Đắk Lắk, Vietnam, August 11, 2017
Central Highlands provinces have scrapped plans for many hydropower plants and stopped the operations of others because of their adverse effects on forests and the environment.
The region has seen serious loss of forest cover in recent years, according to the Ministry of Agricultural and Rural Development (MARD).
This along with climate change has seriously affected local people’s lives and the environment and hit socio-economic development.
The construction of hydropower dams interferes with the water flow in rivers, affecting the eco-system.
Đắk Lắk Province stopped the operation of 13 of its 22 hydroelectric plants and scrapped 71 out of 79 planned hydropower projects, deputy chairman of its People’s Committee, Y Giang Gry Niê Knơng said.
Most of them are situated in natural forests.
Nguyễn Ngọc Thông, head of the local Industrial Safety Techniques and Environment Agency, said: “Đắk Lắk has scrapped plans for hydropower projects that affect forests and people’s lives”.
Last year the province called off the planned Đrăng Pốk hydropower project in the Yok Đôn National Park, which would have destroyed dozens of hectares of forests, hamper forest protection and conservation of bio-diversity.
Gia Lai Province has pulled the plug on 17 of 74 planned small and medium-sized hydropower projects, and stopped the operation of two small-sized hydroelectric plants of Kanak and Ia Kha.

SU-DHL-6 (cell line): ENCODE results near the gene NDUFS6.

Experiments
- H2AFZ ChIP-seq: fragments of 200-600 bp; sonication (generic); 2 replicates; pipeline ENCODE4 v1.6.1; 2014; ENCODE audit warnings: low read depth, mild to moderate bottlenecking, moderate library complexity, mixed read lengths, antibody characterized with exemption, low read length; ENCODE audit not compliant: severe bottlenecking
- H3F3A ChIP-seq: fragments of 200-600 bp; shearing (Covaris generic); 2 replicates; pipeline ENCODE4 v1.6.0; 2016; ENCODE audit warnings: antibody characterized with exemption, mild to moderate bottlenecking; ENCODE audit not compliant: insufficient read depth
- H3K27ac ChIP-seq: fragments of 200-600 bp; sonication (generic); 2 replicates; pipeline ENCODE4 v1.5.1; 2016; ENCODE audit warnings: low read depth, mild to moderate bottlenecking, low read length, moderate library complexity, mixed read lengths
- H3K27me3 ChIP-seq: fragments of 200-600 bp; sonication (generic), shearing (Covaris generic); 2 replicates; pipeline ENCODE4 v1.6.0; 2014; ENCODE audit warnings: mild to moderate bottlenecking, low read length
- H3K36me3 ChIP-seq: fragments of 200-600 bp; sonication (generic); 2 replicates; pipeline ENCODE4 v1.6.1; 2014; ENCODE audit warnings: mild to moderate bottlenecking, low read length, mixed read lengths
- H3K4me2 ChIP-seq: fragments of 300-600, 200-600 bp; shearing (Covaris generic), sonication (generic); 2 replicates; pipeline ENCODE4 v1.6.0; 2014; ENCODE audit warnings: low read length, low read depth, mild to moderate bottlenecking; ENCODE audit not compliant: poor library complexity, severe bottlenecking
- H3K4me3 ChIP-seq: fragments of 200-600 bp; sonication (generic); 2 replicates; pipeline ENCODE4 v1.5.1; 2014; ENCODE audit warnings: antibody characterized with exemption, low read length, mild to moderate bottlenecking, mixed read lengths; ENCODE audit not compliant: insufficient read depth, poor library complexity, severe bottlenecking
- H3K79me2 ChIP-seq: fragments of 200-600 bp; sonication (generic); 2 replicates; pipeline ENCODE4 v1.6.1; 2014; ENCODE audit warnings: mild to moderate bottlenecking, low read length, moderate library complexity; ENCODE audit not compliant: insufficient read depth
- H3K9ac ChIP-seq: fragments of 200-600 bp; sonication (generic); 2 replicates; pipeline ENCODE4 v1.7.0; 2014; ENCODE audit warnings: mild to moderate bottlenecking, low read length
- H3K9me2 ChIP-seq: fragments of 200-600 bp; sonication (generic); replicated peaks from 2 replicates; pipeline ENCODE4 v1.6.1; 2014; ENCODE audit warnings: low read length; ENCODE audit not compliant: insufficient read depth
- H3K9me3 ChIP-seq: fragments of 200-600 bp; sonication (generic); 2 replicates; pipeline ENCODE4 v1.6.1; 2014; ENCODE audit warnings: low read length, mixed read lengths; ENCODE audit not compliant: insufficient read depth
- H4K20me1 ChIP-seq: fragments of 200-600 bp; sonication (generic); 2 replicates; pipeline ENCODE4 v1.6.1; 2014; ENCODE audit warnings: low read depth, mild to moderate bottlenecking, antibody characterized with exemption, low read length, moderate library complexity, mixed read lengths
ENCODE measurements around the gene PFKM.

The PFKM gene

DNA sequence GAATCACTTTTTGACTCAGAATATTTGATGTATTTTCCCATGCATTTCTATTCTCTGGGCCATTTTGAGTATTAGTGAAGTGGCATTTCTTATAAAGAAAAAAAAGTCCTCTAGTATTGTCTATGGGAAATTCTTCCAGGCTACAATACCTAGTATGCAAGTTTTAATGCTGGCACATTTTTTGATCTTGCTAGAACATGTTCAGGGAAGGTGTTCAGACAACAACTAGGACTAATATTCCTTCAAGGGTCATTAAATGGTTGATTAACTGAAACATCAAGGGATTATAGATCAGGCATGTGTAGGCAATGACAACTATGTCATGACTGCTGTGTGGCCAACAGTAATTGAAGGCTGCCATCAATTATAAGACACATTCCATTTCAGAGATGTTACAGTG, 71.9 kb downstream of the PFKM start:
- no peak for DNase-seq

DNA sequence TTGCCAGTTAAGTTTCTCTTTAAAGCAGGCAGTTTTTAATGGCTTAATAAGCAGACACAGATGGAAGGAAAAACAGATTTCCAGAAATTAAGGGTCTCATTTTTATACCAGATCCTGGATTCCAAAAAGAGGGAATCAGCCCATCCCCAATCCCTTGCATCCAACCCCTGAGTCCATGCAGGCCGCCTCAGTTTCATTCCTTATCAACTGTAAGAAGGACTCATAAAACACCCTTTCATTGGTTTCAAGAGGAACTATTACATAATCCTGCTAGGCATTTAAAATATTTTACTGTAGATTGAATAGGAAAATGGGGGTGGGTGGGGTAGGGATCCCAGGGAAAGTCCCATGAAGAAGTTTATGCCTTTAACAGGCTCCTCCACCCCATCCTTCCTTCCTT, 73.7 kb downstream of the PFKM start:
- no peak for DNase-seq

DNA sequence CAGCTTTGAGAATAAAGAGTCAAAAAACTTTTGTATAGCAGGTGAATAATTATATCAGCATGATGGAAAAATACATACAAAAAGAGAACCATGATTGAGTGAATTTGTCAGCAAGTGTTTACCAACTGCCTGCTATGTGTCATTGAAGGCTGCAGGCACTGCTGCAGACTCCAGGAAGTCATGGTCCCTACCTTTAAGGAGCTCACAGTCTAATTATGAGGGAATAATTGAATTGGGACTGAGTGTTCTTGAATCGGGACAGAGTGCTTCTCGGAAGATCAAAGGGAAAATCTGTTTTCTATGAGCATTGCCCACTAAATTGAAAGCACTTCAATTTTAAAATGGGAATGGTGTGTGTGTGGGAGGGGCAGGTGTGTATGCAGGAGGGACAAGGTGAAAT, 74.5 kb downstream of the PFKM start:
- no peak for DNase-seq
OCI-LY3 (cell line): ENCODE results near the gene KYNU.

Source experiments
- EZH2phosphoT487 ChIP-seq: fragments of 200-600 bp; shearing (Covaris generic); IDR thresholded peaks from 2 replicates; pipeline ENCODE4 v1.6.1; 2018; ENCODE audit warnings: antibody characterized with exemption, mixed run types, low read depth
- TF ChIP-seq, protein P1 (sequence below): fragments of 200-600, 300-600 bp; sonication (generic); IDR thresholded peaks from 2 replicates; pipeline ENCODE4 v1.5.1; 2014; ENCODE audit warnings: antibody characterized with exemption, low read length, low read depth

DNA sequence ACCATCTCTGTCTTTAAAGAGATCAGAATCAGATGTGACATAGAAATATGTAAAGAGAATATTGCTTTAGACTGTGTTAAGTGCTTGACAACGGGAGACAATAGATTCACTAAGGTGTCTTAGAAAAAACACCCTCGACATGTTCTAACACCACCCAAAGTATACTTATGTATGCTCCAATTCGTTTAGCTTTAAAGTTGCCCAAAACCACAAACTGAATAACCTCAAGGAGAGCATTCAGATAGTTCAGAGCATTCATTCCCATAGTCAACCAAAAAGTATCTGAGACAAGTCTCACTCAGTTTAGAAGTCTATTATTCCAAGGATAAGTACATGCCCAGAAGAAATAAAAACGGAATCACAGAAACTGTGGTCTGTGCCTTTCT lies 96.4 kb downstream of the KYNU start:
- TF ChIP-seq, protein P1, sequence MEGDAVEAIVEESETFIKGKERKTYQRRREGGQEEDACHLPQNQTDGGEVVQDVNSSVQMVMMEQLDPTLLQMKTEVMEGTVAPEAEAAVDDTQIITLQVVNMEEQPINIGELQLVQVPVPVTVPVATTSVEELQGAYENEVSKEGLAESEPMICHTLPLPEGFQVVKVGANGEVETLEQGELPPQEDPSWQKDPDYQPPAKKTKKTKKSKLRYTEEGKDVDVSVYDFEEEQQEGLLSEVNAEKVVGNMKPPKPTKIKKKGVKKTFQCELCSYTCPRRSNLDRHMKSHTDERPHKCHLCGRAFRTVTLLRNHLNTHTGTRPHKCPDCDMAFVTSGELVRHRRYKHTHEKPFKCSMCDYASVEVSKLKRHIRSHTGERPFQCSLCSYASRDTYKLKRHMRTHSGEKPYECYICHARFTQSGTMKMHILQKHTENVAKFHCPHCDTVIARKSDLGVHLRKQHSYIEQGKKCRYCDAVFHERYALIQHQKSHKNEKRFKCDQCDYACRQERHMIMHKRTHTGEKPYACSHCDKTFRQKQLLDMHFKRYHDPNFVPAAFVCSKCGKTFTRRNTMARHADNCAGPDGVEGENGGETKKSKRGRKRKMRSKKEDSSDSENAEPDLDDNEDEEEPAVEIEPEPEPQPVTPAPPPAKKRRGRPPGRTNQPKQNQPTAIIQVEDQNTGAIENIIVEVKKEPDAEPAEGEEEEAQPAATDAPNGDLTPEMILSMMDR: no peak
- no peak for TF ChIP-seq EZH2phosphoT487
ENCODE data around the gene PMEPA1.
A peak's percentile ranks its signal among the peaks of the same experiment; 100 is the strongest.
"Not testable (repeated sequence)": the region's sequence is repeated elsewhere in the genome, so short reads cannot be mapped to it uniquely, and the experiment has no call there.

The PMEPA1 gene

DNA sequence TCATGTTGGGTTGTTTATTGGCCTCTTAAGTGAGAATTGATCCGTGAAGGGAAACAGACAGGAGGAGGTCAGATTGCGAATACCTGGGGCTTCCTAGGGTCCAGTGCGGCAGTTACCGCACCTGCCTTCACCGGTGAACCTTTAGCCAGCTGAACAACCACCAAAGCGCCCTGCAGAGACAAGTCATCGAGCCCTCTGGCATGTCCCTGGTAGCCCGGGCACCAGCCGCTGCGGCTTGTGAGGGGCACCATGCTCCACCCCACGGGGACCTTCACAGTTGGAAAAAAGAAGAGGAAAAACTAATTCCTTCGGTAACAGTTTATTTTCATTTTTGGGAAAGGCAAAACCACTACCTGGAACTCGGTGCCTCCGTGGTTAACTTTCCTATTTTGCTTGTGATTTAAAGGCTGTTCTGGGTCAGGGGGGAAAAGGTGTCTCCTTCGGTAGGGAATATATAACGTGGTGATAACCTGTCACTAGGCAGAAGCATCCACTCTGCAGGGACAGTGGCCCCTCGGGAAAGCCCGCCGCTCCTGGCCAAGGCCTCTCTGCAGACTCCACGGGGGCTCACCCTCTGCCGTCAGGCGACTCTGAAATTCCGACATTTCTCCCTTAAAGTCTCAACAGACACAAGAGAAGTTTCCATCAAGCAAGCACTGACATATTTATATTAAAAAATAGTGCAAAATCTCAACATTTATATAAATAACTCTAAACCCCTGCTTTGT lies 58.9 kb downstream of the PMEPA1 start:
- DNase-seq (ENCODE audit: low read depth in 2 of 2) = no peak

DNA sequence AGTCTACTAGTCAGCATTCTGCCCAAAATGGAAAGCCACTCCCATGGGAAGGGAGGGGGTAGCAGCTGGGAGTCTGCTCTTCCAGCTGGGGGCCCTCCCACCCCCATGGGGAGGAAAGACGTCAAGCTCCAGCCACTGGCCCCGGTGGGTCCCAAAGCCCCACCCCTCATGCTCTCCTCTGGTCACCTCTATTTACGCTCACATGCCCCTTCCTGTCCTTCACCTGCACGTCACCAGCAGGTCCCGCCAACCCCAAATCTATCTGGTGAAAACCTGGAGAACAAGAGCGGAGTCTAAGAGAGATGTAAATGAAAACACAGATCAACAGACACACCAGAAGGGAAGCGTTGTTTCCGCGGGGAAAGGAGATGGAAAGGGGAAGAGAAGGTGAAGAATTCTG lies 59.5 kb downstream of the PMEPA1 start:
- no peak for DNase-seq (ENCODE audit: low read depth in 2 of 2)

This month the province People’s Committee submitted a report to the Ministry of Industry and Commerce and other relevant agencies on its hydropower projects.
Bùi Khắc Quang, director of the province Department of Industry and Trade, said: “Hydropower projects have both positive and negative impacts. The negative effects should be removed”.
The Ia Krêl 2 hydropower plant’s dam has been damaged twice during its construction.
H’Pinh, a resident of Đức Cơ District, said the resultant flood after a collapse last year swept away her house while her family was sleeping. She and her brothers climbed up a tree to save themselves and were later rescued by local border guards.
Her family lost a great deal of property, she said.
“I am very happy as Ia Krêl 2 hydropower plant has been shut down. I am no longer afraid of floodwaters suddenly hitting my house at night”, she said.
According to the province People’s Committee, many investors ask to build hydroelectric plants but are refused permission because of their threat to forestry lands.